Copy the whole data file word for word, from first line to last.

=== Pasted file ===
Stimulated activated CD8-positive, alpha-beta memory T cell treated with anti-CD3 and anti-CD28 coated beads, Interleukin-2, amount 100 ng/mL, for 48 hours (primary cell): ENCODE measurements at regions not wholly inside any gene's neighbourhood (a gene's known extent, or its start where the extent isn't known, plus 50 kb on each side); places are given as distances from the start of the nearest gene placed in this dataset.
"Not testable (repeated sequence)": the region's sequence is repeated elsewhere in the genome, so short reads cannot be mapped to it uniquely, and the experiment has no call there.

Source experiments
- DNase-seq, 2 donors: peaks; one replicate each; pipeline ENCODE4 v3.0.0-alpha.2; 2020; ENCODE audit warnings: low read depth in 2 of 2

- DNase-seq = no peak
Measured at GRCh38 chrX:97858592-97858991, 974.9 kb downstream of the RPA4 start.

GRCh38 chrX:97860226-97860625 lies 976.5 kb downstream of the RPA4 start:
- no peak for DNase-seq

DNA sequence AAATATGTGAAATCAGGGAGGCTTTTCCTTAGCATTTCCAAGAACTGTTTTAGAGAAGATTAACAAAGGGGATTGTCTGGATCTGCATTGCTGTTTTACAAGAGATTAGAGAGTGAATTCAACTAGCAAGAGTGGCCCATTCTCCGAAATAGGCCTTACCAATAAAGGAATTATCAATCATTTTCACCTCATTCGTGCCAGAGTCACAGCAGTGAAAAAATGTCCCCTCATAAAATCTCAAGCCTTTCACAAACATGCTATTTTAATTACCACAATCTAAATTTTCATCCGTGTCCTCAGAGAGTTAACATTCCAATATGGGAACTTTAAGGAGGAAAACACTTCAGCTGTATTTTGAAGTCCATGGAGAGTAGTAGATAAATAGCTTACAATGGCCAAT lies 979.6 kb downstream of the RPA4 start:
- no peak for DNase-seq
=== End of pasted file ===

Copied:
Stimulated activated CD8-positive, alpha-beta memory T cell treated with anti-CD3 and anti-CD28 coated beads, Interleukin-2, amount 100 ng/mL, for 48 hours (primary cell): ENCODE measurements at regions not wholly inside any gene's neighbourhood (a gene's known extent, or its start where the extent isn't known, plus 50 kb on each side); places are given as distances from the start of the nearest gene placed in this dataset.
"Not testable (repeated sequence)": the region's sequence is repeated elsewhere in the genome, so short reads cannot be mapped to it uniquely, and the experiment has no call there.

Source experiments
- DNase-seq, 2 donors: peaks; one replicate each; pipeline ENCODE4 v3.0.0-alpha.2; 2020; ENCODE audit warnings: low read depth in 2 of 2

- DNase-seq = no peak
Measured at GRCh38 chrX:97858592-97858991, 974.9 kb downstream of the RPA4 start.

GRCh38 chrX:97860226-97860625 lies 976.5 kb downstream of the RPA4 start:
- no peak for DNase-seq

DNA sequence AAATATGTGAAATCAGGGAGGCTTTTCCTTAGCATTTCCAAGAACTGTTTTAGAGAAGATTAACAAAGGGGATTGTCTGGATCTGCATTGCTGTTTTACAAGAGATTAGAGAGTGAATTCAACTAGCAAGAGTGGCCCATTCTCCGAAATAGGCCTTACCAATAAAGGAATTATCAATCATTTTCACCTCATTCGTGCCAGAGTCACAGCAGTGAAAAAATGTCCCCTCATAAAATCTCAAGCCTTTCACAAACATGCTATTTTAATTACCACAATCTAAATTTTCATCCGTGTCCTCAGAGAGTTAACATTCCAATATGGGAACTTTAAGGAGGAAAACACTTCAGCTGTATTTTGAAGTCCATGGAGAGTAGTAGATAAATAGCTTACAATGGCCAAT lies 979.6 kb downstream of the RPA4 start:
- no peak for DNase-seq